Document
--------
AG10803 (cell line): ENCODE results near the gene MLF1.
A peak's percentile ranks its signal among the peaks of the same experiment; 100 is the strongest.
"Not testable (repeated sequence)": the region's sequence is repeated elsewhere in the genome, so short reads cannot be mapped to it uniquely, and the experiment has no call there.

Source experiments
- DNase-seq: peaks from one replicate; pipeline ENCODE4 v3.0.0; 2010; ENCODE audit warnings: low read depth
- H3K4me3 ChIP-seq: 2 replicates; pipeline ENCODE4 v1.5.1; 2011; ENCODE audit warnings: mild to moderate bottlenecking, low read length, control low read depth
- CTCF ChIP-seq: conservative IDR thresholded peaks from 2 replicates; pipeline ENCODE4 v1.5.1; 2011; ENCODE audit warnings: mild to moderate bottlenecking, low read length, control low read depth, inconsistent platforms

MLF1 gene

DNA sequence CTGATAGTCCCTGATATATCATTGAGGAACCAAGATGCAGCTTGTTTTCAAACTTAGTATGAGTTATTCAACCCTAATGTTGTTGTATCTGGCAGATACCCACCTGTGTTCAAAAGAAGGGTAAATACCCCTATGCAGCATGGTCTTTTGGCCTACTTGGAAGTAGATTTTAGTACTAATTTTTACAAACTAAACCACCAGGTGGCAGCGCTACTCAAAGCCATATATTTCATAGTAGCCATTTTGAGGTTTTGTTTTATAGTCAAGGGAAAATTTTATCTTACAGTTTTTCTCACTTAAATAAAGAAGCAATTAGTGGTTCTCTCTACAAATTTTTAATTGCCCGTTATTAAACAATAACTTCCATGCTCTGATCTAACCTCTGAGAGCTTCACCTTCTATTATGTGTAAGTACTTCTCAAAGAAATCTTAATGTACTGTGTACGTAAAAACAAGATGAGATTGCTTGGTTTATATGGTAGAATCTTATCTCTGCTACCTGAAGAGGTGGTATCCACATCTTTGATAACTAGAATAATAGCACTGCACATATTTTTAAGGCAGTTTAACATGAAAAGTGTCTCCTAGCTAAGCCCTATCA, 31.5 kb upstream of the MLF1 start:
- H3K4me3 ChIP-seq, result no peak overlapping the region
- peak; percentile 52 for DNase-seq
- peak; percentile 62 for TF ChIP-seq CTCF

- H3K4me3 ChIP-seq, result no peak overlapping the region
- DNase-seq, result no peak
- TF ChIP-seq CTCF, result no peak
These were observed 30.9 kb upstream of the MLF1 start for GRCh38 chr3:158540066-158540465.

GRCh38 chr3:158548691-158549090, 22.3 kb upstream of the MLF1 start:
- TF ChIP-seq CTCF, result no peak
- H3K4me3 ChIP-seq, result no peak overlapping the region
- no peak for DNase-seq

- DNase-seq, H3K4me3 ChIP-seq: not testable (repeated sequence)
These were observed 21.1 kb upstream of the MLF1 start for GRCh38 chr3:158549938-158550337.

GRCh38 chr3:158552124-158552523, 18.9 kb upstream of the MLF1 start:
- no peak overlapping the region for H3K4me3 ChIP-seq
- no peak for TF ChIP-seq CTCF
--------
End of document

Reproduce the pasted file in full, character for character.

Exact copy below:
AG10803 (cell line): ENCODE results near the gene MLF1.
A peak's percentile ranks its signal among the peaks of the same experiment; 100 is the strongest.
"Not testable (repeated sequence)": the region's sequence is repeated elsewhere in the genome, so short reads cannot be mapped to it uniquely, and the experiment has no call there.

Source experiments
- DNase-seq: peaks from one replicate; pipeline ENCODE4 v3.0.0; 2010; ENCODE audit warnings: low read depth
- H3K4me3 ChIP-seq: 2 replicates; pipeline ENCODE4 v1.5.1; 2011; ENCODE audit warnings: mild to moderate bottlenecking, low read length, control low read depth
- CTCF ChIP-seq: conservative IDR thresholded peaks from 2 replicates; pipeline ENCODE4 v1.5.1; 2011; ENCODE audit warnings: mild to moderate bottlenecking, low read length, control low read depth, inconsistent platforms

MLF1 gene

DNA sequence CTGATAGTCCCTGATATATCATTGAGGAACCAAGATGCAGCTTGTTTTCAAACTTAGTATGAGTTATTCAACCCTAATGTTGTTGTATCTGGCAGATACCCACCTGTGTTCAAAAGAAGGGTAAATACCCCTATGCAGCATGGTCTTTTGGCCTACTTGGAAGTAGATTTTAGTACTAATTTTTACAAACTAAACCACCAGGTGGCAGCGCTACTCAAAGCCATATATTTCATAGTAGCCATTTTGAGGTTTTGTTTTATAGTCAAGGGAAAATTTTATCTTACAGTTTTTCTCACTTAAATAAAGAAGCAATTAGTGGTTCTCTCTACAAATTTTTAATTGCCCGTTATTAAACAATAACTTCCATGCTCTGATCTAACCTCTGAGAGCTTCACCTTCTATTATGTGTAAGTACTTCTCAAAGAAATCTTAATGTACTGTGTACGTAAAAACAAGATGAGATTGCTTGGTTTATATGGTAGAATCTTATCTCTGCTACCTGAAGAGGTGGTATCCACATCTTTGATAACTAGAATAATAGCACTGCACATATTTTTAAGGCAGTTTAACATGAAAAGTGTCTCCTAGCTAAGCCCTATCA, 31.5 kb upstream of the MLF1 start:
- H3K4me3 ChIP-seq, result no peak overlapping the region
- peak; percentile 52 for DNase-seq
- peak; percentile 62 for TF ChIP-seq CTCF

- H3K4me3 ChIP-seq, result no peak overlapping the region
- DNase-seq, result no peak
- TF ChIP-seq CTCF, result no peak
These were observed 30.9 kb upstream of the MLF1 start for GRCh38 chr3:158540066-158540465.

GRCh38 chr3:158548691-158549090, 22.3 kb upstream of the MLF1 start:
- TF ChIP-seq CTCF, result no peak
- H3K4me3 ChIP-seq, result no peak overlapping the region
- no peak for DNase-seq

- DNase-seq, H3K4me3 ChIP-seq: not testable (repeated sequence)
These were observed 21.1 kb upstream of the MLF1 start for GRCh38 chr3:158549938-158550337.

GRCh38 chr3:158552124-158552523, 18.9 kb upstream of the MLF1 start:
- no peak overlapping the region for H3K4me3 ChIP-seq
- no peak for TF ChIP-seq CTCF